Anyone who is into gamebooks has heard of the Tin Man Games studio and the Gamebook Adventures series that it produces. Well today, we have the creative director at Tin Man games, Neil Rennison! Yes, Neil Rennison talks us through the gamebooks that touched his life and what he looks for in a great gamebook. Without further ado, let’s get onto the interview.
What was the first gamebook you read (that wasn’t your own)?
It was Deathtrap Dungeon! We regularly visited the south coast in a campervan when I was a kid. There used to be a bookshop at the end of the beach car park and I first glimpsed the blood beast! As the UK weather was pretty rubbish most of the time, it meant I spent a lot of time in the campervan reading gamebooks over the years.
What is your favourite gamebook?
Probably House of Hell. I was a huge horror fan when I was a kid and used to secretly record Hammer Horror films on our video recorder (I was the only one who knew how to program it) late at night. House of Hell ticked all my entertainment boxes at the time and still remains on my bookshelf to this day!
It depends on what they were interested in really and how old they were. I would always point kids and big kids (*ahem* 30 something year olds mostly *ahem*) that like Lord of the Rings towards Fighting Fantasy or our own Gamebook Adventures as it’s a bit of a no-brainer. Older, more fussy readers I would probably recommend some more recent series such as the “Choice of” series on Kindle as there varied choice of genres.
Summarise what a gamebook is to a newcomer in 100 characters or fewer.
(I’ll try and do something different) A gamebook is like a video game – the aims are the same: to reach the end and win. Instead of graphics you have descriptive narrative. Instead of pressing controller buttons to decide which way to go, you turn pages. Instead of memorising button combinations for fights, you roll dice.
Why are gamebooks great compared to games or books?
I think gamebooks are unique in that they are both passive and interactive at the same time. Reading tends to be totally passive (like watching a film) and games require interaction almost all of the time. In a gamebook you are initiating a traditionally passive past-time (reading) and fooling your brain into thinking one thing. When you suddenly have to make choices, you are thrown into a new type of passive interaction that I don’t think you can find in many other places.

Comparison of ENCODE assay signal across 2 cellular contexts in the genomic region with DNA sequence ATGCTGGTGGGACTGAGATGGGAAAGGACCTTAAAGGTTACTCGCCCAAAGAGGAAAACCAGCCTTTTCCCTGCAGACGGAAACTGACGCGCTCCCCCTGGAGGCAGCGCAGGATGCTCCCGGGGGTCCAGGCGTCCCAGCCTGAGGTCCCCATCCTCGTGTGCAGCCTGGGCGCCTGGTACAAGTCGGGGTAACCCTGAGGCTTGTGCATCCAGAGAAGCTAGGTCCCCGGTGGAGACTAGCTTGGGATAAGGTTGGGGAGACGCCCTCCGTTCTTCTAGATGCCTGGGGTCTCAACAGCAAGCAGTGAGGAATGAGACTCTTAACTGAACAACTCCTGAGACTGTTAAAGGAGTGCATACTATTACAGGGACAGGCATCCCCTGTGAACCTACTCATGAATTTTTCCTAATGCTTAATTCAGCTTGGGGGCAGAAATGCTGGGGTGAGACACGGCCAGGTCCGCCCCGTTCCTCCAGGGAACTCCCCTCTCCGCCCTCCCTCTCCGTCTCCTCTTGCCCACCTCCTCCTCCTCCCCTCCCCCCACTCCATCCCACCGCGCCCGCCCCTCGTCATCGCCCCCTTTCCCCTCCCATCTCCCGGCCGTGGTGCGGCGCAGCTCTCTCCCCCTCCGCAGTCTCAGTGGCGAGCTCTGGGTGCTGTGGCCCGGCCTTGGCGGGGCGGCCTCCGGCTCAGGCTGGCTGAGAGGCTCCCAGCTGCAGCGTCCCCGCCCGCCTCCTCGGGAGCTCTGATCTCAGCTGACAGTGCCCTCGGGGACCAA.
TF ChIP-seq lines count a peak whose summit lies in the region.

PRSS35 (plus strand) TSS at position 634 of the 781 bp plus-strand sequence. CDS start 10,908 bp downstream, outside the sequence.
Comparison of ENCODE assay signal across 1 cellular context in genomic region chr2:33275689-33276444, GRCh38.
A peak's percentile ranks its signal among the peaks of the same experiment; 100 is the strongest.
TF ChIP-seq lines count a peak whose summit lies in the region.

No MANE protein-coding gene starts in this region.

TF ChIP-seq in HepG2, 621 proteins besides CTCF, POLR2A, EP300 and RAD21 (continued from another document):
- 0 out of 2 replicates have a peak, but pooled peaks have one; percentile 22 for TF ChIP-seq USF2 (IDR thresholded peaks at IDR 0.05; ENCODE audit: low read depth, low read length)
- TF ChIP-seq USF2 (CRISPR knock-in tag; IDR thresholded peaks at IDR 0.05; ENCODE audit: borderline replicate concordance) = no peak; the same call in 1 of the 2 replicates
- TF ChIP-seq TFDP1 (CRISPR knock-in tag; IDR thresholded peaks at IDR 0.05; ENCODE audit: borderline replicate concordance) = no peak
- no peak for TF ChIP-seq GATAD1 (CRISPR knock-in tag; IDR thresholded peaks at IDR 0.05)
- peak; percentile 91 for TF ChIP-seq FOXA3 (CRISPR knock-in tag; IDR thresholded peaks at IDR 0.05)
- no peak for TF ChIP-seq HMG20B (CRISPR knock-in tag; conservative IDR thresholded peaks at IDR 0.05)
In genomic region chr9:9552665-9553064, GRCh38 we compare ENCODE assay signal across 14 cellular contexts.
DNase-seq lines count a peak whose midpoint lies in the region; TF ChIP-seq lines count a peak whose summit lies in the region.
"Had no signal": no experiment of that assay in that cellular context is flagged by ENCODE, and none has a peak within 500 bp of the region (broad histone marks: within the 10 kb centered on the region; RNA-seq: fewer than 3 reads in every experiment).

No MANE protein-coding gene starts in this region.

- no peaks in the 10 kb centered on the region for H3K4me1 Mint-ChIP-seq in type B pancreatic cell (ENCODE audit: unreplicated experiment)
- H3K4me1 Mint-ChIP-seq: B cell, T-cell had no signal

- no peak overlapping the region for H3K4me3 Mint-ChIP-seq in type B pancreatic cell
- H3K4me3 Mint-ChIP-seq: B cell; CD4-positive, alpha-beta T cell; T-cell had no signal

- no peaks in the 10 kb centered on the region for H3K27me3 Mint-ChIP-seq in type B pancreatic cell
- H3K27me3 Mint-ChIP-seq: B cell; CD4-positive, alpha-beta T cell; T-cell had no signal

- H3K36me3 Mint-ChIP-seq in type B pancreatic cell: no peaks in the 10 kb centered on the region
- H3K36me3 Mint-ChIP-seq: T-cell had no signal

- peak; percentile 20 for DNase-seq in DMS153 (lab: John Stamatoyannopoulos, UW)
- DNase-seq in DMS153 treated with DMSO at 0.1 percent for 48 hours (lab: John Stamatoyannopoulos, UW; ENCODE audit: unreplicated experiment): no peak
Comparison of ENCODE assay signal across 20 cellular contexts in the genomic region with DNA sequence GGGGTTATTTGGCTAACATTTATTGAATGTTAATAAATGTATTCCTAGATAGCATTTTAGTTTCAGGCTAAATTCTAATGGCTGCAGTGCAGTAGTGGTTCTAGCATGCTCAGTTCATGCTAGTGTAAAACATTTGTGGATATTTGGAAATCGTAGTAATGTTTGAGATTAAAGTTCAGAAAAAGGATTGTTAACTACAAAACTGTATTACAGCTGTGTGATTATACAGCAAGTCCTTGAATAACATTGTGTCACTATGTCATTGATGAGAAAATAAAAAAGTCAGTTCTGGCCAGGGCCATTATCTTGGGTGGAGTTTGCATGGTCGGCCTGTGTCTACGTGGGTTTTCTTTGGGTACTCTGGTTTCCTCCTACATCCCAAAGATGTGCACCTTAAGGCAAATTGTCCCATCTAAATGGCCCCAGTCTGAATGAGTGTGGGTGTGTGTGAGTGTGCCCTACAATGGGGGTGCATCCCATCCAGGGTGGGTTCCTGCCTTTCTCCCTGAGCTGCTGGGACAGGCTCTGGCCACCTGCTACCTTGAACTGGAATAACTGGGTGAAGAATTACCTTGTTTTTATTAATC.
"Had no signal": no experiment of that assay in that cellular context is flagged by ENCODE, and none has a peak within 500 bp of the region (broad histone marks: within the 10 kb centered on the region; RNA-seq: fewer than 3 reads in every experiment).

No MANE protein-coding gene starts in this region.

I was sat in my office in Melbourne wondering what sorts of games my new indie company could make. We’d just made a $1 fruit picking game that completely bombed and the cash reserves were dropping quickly. I went back to my childhood and thought about the gaming experiences I had had before computers/consoles and gamebooks were the obvious choice. At the time ebooks were taking off and the iPhone had just released. Tapping the touch-screen seemed an amazing way to bring a new level of interaction to traditional gamebooks and so we began designing the apps there and then. As soon as the iPad launched, we knew that gamebooks had found a perfect new home and went from strength to strength from there.
When it comes to writing a gamebook, what’s the most important thing that you do?
Find a good gamebook writer first and foremost! We’ve had a lot of interest from normal writers, who while undeniably talented, do not have the experience of “game design”. In many ways getting that design right is more important than the way the words are shaped on the page. Gamebook writing is a multi-disciplined past-time and requires creative, analytical and logical based thought processes all interacting at the same time. In truth it’s a bit of a dark art!
What have you got coming up in terms of your gamebook projects?
It’s an incredibly crazy year for us. Firstly Judge Dredd is out sometime at the end of April – our first licensed gamebook outside our normal settings. We’ve then got two sequels to An Assassin in Orlandes and Slaves of Rema coming down the pipe as well as around six other gamebooks from our fantasy setting in the pipeline and due for 2013. On top of that we have Gun Dogs from Greywood Publishing and Lone Wolf art legend, Gary Chalk, coming later in the year. We’re also investigating new genres too and have a supernatural romance series due for release in the middle of the year as well some children’s gamebooks planned. Finally we are chasing a bunch of well known licenses to leverage our gamebook technology – many that gamebook fans will recognise and some that have never been made into gamebooks before! All hush hush!
Do you have any other sites besides your blogs/Twitter feeds?
www.tinmangames.com.au is our Tin Man chatty blog andwww.gamebookadventures.com is our consumer facing site. You can also follow me @TinManGames and Ben @benbritten.
What do you think the future of gamebooks is?
Right here and now! This is a very exciting time for interactive fiction and gamebooks. 🙂